Are you unsure about what number comes after a trillion?
What precisely is a Googol?
Continue reading to discover what follows after a trillion, the names of all significant numbers greater than trillion, and some techniques for conceptualizing very high values.
Quick Answer to What Comes After Trillion:
But please don’t stop here. Continue reading. There’s so much more you could learn about the names of large numbers.
It is a known fact that the progression starts from Unit_Tens_Hundreds_Thousand_Ten thouand_Hundred thousand_Million_Billion_Trillion. and this is where most people get choked.
How many zeros are in a:
Million – 6 zeros
Billion – 9 zeros
Trillion – 12 zeros
Quadrillion – 15 zeros
Quintillion – 18 zeros
American & British Names for Large Numbers
|value in powers of ten||number of zeros||American name||British name|
|109||9||billion||thousand million or milliard|
What Number Comes After Trillion?
I remember when as a child, I was arguing with my friends who would be the richest when we grow up, the argument ended when we got to Trillion and the first person who mentioned Trillion was going to be the richest cos we so believed that was the highest number that existed. I hope you are also not at this table.
What number is after Trillion? Trillion is a “1 with 12 zeros after it”, it looks like this: 1,000,000,000,000. The next named number after trillion is quadrillion, which is a 1 with 15 zeros after it: 1,000,000,000,000,000.
Below is a table of numbers beneath Trillion:
For a better understanding and easier reading, the numbers are written with Scientific notations.
|Million||1 x 106|
|Billion||1 x 109|
|Trillion||1 x 1012|
|Quadrillion||1 x 1015|
|Quintillion||1 x 1018|
|Sextillion||1 x 1021|
|Septillion||1 x 1024|
|Octillion||1 x 1027|
|Nonillion||1 x 1030|
|Decillion||1 x 1033|
|Undecillion||1 x 1036|
|Duodecillion||1 x 1039|
|Tredecillion||1 x 1042|
|Quattuordecillion||1 x 1045|
|Quindecillion||1 x 1048|
|Sexdecillion||1 x 1051|
|Septendecillion||1 x 1054|
|Octodecillion||1 x 1057|
|Novemdecillion||1 x 1060|
|Vigintillion||1 x 1063|
|Unvigintillion||1 x 1066|
|Duovigintillion||1 x 1069|
|Trevigintillion||1 x 1072|
|Quattuorvigintillion||1 x 1075|
|Quinvigintillion||1 x 1078|
|Sexvigintillion||1 x 1081|
|Septenvigintillion||1 x 1084|
|Octovigintillion||1 x 1087|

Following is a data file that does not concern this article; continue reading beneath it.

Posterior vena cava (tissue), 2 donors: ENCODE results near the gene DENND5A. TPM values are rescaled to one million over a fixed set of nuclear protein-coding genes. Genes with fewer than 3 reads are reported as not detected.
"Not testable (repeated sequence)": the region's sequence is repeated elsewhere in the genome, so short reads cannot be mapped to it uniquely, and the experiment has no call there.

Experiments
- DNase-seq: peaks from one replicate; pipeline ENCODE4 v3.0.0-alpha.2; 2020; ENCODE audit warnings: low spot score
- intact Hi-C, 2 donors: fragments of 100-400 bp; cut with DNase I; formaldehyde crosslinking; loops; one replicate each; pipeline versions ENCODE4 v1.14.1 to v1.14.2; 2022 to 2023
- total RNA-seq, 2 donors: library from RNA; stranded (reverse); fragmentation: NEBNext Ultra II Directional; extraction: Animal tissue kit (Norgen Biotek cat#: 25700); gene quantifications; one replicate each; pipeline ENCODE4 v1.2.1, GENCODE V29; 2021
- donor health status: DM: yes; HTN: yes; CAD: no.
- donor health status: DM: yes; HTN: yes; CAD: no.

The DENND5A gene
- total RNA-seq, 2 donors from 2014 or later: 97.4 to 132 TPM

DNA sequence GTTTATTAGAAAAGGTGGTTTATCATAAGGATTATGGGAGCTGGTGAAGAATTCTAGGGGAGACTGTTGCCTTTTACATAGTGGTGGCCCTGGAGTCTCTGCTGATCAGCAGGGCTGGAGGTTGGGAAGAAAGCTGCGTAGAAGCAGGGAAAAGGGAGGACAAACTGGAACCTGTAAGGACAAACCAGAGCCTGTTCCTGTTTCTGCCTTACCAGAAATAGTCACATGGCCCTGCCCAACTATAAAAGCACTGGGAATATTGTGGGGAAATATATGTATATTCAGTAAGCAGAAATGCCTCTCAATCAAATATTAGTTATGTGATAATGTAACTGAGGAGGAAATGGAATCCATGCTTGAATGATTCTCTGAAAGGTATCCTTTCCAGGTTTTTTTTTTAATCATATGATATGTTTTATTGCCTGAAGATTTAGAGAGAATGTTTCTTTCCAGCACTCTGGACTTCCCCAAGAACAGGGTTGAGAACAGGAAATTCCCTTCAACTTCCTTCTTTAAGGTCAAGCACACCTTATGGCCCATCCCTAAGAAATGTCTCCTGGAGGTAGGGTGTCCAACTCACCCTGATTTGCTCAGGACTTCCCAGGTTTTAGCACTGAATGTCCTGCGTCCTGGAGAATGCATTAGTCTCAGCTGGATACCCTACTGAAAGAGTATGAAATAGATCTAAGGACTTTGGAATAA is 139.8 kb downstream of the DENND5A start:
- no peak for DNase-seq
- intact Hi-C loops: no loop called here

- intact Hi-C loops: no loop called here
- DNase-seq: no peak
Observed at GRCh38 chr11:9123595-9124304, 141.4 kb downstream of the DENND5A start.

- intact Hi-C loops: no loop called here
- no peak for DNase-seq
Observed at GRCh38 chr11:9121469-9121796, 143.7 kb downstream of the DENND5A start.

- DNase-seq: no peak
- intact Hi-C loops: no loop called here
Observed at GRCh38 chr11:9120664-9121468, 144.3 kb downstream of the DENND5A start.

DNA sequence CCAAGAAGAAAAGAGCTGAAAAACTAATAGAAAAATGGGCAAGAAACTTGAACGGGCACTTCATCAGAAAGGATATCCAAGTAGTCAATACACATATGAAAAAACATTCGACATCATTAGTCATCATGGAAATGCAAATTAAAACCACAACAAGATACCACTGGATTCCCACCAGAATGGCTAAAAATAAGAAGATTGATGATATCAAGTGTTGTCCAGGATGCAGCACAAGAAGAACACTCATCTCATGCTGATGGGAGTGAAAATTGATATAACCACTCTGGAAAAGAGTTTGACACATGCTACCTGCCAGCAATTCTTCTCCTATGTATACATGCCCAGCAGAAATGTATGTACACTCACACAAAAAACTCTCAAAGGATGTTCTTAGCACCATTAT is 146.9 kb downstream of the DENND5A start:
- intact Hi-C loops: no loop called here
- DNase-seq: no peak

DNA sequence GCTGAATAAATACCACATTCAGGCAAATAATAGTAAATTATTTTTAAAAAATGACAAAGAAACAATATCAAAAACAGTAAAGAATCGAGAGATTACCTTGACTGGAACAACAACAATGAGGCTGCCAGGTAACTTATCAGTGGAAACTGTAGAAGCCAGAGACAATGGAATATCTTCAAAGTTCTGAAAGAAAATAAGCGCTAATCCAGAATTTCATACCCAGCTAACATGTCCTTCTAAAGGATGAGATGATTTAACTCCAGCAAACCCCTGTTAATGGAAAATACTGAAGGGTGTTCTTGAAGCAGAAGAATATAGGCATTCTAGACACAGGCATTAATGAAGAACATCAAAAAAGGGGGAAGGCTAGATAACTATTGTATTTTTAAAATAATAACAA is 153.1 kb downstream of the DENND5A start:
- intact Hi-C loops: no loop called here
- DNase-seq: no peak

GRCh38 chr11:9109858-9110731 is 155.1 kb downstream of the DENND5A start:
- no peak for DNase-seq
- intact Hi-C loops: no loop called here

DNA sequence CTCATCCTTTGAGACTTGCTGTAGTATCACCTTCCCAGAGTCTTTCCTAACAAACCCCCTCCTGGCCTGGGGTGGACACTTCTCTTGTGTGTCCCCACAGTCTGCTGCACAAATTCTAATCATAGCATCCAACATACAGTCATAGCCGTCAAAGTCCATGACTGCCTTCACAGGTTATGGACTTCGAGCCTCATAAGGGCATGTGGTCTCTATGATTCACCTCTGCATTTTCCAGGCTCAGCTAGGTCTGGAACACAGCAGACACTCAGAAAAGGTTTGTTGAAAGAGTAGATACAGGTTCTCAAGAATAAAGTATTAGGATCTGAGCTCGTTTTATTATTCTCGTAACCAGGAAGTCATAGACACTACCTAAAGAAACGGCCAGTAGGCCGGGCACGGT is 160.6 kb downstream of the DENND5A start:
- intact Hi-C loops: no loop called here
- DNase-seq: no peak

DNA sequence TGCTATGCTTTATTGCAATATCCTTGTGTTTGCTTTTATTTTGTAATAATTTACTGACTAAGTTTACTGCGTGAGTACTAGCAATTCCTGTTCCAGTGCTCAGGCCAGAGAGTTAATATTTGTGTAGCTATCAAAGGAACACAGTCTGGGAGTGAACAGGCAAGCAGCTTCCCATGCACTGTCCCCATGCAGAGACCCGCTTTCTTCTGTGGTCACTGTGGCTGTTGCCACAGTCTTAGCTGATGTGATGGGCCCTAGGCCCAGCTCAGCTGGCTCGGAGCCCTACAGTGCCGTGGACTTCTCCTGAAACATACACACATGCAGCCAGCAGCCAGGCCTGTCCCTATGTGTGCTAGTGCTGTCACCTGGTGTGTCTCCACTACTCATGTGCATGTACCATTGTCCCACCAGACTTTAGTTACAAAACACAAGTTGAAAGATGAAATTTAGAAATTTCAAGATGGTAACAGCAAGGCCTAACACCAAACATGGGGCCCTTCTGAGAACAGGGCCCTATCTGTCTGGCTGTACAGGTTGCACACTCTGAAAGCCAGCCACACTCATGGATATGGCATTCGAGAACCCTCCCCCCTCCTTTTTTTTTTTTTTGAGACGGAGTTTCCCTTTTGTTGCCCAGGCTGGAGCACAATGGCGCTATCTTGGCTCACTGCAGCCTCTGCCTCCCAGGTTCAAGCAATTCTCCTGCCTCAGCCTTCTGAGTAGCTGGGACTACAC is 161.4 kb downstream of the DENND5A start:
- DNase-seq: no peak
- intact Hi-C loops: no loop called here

|Nonvigintillion||1 x 1090|
|Trigintillion||1 x 1093|
|Untrigintillion||1 x 1096|
|Duotrigintillion||1 x 1099|
|Ten-duotrigintillion (or Googol)||1 x 10100|
|Skewer’s Number||1 x 10130|
|Centillion||1 x 10303|
|Googolplex||1 x 1010100|
As you can see, throughout the majority of the chart, the power of ten rises by three with each new number, which implies that you must add three more zeros to the end of the previous number to get the next. For instance, a billion is a one followed by nine zeros, or 1,000,000,000. Trillion is a 1 followed by twelve zeros, or 1,000,000,000,000.
This pattern continues until you reach Ten-duotrigintillion, or Googol (yes, this is where search engine Google got their name from). The numbers between Googol, Skewer’s Number, Centillion, and Googolplex have no names.
You may have noticed that the word “zillion” is missing from this list. Zillion is not a real number; it is a colloquial word for an undefined but very big amount.
Understanding Large Numbers
While the graphic above illustrates all of the significant enormous numbers, what do those numbers really represent and how can they be understood? Although it may be difficult, if not impossible, to comprehend very big numbers, there are a few methods for obtaining a sense of their magnitude. Although trillion is one of the lowest figures on the list, it is still an enormous amount. To count to a trillion would take about 31,709 years!
When written out, a googol, or a one followed by a hundred zeros, appears as follows: 10,000,000,000,000,000,000,000,000,000,000,000,000,000,000,000,000,000,000,000,000,000,000,000,000,000,000,000,000,000,000,000,000,000. When compared to scientific notation, writing a huge number out this way may sometimes convey a more accurate impression of its magnitude.
And how about a googolplex, another of the chart’s gigantic numbers? A googolplex is composed of a single digit followed by a googol zero. A googolplex is such a huge number that it has no known use in mathematics, and some mathematicians and astronomers speculate that it is even larger than the number of atoms in the universe.
However, there are bigger numbers than a googolplex. Skewes’ number was created by mathematician Stanley Skewes and is ten to the tenth to the tenth to the thirty-fourth. Skewes was especially interested in prime numbers, and when his number was presented in 1933, it was dubbed the “biggest number that has ever served any clear function in mathematics” by a colleague.
Skewes’ number, however, has subsequently been surpassed by Graham’s, which is now recognized as the world’s biggest number. R.L. Graham invented Graham’s number, which cannot be expressed in standard notation. It is so vast that even if all everything in the universe were turned to pens and ink, it would still be insufficient to write it out completely.
Summary: What Comes After Trillion?
What comes next after trillion? Following trillion is quadrillion, or a 1 followed by 15 zeros: 1,000,000,000,000,000. Knowing the names of large numbers is advantageous when dealing with extremely large values or performing higher-level mathematics.
The biggest number known at the moment is Graham’s number, which is much too huge and complex to be written down or imagined.
I hope you found this post helpful.
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